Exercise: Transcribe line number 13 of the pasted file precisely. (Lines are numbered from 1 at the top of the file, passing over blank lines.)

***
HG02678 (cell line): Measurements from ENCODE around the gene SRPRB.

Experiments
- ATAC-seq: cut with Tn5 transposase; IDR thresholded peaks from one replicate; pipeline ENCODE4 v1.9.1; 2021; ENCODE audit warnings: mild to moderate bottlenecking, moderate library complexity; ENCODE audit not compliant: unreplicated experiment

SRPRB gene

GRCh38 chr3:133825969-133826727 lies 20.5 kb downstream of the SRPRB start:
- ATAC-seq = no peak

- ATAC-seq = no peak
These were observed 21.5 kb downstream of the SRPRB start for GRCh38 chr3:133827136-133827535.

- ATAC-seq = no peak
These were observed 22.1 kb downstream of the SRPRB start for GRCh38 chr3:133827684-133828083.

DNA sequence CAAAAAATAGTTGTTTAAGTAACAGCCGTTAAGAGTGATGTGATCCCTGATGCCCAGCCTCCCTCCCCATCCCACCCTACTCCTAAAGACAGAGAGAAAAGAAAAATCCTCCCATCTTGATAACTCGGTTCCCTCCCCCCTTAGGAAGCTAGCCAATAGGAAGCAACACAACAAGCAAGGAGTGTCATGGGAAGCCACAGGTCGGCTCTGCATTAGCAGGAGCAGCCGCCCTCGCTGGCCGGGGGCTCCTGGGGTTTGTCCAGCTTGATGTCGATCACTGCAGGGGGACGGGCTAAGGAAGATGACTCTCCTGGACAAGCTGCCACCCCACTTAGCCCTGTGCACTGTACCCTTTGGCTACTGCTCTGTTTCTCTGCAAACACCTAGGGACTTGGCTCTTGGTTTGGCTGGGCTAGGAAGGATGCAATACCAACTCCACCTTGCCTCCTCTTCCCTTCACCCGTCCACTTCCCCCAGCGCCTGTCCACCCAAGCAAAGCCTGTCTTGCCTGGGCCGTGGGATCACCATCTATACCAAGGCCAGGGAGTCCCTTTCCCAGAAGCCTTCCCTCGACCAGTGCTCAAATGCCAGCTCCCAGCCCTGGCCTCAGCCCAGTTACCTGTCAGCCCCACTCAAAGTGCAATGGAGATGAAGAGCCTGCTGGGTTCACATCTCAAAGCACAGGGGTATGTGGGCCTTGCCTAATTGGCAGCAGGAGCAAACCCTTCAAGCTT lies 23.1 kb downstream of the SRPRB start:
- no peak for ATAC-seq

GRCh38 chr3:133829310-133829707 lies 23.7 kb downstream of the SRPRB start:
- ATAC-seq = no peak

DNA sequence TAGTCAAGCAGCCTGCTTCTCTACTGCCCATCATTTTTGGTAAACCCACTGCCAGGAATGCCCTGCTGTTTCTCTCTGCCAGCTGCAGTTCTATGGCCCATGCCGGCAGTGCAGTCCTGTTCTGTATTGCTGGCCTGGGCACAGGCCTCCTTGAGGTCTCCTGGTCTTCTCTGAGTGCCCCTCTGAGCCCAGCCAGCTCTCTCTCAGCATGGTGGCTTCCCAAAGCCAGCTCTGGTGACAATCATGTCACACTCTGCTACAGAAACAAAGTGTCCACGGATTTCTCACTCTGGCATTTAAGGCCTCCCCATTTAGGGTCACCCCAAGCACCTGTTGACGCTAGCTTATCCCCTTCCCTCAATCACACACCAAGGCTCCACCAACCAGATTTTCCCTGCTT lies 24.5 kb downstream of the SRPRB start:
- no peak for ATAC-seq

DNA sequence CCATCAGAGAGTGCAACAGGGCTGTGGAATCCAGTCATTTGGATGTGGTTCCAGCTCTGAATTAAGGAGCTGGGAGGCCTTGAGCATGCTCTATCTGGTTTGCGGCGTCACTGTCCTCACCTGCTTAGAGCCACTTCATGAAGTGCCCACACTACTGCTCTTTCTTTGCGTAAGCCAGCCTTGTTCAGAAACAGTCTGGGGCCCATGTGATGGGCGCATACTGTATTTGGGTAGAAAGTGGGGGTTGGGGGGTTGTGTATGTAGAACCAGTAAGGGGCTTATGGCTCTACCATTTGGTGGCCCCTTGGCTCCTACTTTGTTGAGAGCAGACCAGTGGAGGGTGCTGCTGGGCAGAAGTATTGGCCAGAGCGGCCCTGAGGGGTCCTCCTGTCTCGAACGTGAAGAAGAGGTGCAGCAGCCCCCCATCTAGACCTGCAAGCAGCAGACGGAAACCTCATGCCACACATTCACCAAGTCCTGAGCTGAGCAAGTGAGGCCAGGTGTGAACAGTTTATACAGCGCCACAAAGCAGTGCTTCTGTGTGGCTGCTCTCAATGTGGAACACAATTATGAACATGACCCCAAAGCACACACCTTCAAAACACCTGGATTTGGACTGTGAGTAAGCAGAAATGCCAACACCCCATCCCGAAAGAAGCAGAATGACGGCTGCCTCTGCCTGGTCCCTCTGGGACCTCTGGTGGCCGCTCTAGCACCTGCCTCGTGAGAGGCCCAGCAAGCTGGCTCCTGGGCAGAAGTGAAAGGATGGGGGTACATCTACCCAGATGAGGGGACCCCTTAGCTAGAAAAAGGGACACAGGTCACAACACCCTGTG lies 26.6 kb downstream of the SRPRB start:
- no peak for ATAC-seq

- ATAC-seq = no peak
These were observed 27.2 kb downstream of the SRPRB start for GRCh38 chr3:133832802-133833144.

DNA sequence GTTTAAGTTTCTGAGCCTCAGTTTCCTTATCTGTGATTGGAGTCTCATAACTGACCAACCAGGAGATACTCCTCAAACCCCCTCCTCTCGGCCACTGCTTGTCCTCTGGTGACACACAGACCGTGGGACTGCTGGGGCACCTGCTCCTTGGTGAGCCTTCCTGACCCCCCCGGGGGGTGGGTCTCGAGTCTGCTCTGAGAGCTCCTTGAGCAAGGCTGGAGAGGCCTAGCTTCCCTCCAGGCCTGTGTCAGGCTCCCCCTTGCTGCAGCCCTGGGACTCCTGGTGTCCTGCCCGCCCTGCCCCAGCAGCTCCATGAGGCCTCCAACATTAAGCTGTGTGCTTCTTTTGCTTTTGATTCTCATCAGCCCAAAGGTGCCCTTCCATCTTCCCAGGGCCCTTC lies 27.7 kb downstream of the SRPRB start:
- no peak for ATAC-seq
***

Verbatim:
GRCh38 chr3:133829310-133829707 lies 23.7 kb downstream of the SRPRB start: